Brill’s Digital Library of World War I

Purchase Access
Subject: History

Brill’s Digital Library of World War I is an online resource that contains over 700 encyclopedia entries plus 250 peer-reviewed articles of transnational and global historical perspectives on significant topics of World War I. This collection includes Brill’s Encyclopedia of the First World War, an unrivalled reference work that showcases the knowledge of experts from 15 countries and offers 26 additional essays on the major belligerents, wartime society and culture, diplomatic and military events, and the historiography of the Great War.

The 250 articles address not only the key issues from political, historical and cultural perspectives, but also engages with aspects of the war which have remained underexplored such as the neutrals, the role of women before, during and after the war, and memory. The chapters have been drawn from a select number of Brill publications that have been published in the last 15 years. Brill’s Digital Library of World War I is a unique digital library that will allow researchers to discover new perspectives and connections with the enhanced navigational tools provided.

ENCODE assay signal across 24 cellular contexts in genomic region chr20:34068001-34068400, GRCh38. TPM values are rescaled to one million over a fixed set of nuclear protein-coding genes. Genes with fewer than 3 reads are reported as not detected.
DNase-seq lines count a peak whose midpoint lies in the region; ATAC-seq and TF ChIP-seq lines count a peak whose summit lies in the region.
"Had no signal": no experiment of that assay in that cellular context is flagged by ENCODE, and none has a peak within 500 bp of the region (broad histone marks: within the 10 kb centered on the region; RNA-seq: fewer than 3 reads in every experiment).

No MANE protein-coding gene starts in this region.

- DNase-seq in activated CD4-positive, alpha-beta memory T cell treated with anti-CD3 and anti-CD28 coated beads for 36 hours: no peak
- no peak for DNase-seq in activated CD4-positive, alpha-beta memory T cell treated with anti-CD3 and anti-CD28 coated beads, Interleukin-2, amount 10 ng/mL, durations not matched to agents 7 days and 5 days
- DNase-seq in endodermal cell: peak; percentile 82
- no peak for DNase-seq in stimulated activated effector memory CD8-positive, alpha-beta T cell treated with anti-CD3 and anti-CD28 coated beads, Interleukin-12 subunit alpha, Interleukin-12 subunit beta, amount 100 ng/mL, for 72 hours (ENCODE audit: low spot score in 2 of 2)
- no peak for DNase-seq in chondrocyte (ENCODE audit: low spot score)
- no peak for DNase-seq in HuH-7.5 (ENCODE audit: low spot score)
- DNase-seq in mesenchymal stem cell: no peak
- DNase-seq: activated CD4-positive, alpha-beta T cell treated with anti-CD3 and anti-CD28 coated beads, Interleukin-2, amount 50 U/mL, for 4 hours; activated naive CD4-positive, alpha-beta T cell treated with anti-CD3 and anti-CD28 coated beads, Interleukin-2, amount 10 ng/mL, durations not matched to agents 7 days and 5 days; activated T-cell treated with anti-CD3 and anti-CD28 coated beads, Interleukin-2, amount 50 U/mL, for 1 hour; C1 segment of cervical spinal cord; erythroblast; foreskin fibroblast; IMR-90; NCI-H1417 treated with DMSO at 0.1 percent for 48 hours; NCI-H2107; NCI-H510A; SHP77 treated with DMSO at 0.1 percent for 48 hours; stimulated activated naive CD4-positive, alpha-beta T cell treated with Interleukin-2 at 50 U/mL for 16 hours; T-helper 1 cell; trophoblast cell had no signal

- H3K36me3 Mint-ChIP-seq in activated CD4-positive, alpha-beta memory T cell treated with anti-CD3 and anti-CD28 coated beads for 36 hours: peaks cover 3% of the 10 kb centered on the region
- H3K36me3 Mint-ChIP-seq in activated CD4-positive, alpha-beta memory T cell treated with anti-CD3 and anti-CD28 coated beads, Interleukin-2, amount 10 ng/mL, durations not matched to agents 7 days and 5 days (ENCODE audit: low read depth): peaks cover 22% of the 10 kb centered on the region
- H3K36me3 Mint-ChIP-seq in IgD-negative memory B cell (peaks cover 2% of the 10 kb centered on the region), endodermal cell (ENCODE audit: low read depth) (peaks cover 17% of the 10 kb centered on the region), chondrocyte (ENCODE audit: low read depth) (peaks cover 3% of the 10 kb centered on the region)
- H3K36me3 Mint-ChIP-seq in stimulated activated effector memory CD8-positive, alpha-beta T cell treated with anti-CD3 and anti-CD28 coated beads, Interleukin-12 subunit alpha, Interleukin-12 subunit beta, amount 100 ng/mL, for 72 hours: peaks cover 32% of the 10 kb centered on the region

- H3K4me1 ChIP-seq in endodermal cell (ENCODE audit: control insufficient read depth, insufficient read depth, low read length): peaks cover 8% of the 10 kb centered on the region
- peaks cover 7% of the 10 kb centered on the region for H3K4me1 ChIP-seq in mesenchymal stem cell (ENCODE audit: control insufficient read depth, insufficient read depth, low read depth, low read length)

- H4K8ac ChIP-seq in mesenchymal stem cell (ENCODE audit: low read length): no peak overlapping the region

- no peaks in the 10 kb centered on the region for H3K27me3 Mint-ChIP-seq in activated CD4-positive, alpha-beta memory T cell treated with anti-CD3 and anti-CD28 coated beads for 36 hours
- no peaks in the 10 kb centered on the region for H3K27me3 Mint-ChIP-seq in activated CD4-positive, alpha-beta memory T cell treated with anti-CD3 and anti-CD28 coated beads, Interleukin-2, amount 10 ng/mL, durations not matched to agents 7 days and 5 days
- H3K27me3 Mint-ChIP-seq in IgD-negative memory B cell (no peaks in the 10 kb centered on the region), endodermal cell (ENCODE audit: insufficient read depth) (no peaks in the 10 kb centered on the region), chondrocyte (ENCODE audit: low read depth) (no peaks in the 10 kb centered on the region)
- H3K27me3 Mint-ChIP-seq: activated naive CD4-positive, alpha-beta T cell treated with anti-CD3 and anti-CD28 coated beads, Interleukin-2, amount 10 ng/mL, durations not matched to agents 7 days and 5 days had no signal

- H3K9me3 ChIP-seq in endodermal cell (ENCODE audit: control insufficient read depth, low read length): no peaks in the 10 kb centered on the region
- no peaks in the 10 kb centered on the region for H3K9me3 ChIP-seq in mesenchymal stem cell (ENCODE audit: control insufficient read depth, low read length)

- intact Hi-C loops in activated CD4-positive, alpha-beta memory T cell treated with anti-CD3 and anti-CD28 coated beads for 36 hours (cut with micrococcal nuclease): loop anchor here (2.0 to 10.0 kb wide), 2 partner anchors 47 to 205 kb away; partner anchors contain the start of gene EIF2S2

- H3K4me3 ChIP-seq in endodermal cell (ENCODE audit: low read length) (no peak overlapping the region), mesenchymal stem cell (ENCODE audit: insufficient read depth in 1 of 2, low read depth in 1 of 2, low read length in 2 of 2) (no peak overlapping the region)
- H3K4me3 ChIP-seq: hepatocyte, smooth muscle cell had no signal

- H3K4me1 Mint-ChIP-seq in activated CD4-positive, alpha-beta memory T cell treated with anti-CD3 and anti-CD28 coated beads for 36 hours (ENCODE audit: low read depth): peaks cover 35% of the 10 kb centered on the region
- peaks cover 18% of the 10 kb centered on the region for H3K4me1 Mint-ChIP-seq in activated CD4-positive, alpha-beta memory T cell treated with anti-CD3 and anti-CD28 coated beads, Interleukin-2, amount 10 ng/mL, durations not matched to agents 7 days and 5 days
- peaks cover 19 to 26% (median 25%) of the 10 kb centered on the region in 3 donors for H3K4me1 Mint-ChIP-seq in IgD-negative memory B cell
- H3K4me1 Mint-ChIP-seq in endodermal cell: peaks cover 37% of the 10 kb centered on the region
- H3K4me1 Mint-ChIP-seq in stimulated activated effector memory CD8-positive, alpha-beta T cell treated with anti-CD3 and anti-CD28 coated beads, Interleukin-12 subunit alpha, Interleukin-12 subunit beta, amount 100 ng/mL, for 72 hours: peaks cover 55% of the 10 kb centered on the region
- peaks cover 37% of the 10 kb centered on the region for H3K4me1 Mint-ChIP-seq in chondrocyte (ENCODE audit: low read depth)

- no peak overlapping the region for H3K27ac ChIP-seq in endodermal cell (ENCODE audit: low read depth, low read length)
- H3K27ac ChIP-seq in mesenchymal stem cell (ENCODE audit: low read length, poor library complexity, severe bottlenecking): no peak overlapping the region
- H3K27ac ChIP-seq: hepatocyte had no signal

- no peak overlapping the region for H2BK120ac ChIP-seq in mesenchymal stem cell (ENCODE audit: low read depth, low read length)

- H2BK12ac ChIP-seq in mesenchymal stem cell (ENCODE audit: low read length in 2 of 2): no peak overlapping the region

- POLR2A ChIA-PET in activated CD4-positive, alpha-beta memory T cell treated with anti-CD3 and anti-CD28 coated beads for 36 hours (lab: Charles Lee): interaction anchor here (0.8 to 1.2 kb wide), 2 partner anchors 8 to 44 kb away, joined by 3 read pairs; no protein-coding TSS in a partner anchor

Subscriptions: see Brill.

Table of Contents

(237 words)

Author(s): Hirschfeld, Gerhard | Krumeich, Gerd | Renz, Irina
Table of Contents Volume I Foreword vii Foreword to the Revised Edition viii Essays 1 States 3 Germany Wolfgang J. Mommsen 5 France Jean-Jacques Becker 18 Belgium Laurence van Ypersele 28 Great Britain Jay Winter 33 Austria-Hungary Manfried Rauchensteiner 44 Russia Dittmar Dahlmann 63 Italy Mario Isnenghi 72 United States Ronald Schaffer 78 Social Aspects of the War 87 Women Ute Daniel 89 Children and Adolescents Stéphane Audoin-Rouzeau 103 Workers Dick Geary 108 Soldiers Benjamin Ziemann 118 Scientists…

‘Tailoring in the Trenches’: The Making of First World War British Army Uniform

(9,853 words)

Author(s): Tynan, Jane
Tynan, Jane - ‘Tailoring in the Trenches’: The Making of First World War British Army Uniform Keywords: British army uniform | drafting guides | dressing techniques | First World War | soldier tailors | tailoring trade | …

Talat Pasha, Mehmed (Talât Pasha or Mehmed Talat)

(292 words)

Author(s): Zürcher, Erik Jan
Talat Pasha, Mehmed (Talât Pasha or Mehmed Talat) (September 1, 1874, Adrianople [modern Edirne] – March 15, 1921, Berlin [assassinated]), Ottoman statesman. Born into a poor family, Talat Pasha joined the underground movement of the Young Turks in 1890. He was one of the founding members of the Ottoman Freedom Society, which later joined forces with the Committee of Union and Progress in order to unleash the Constitutional Revolution in July 1908. After the revolution, Talat Pasha became the committee’…

Tank

(1,187 words)

Author(s): Gross, Gerhard P.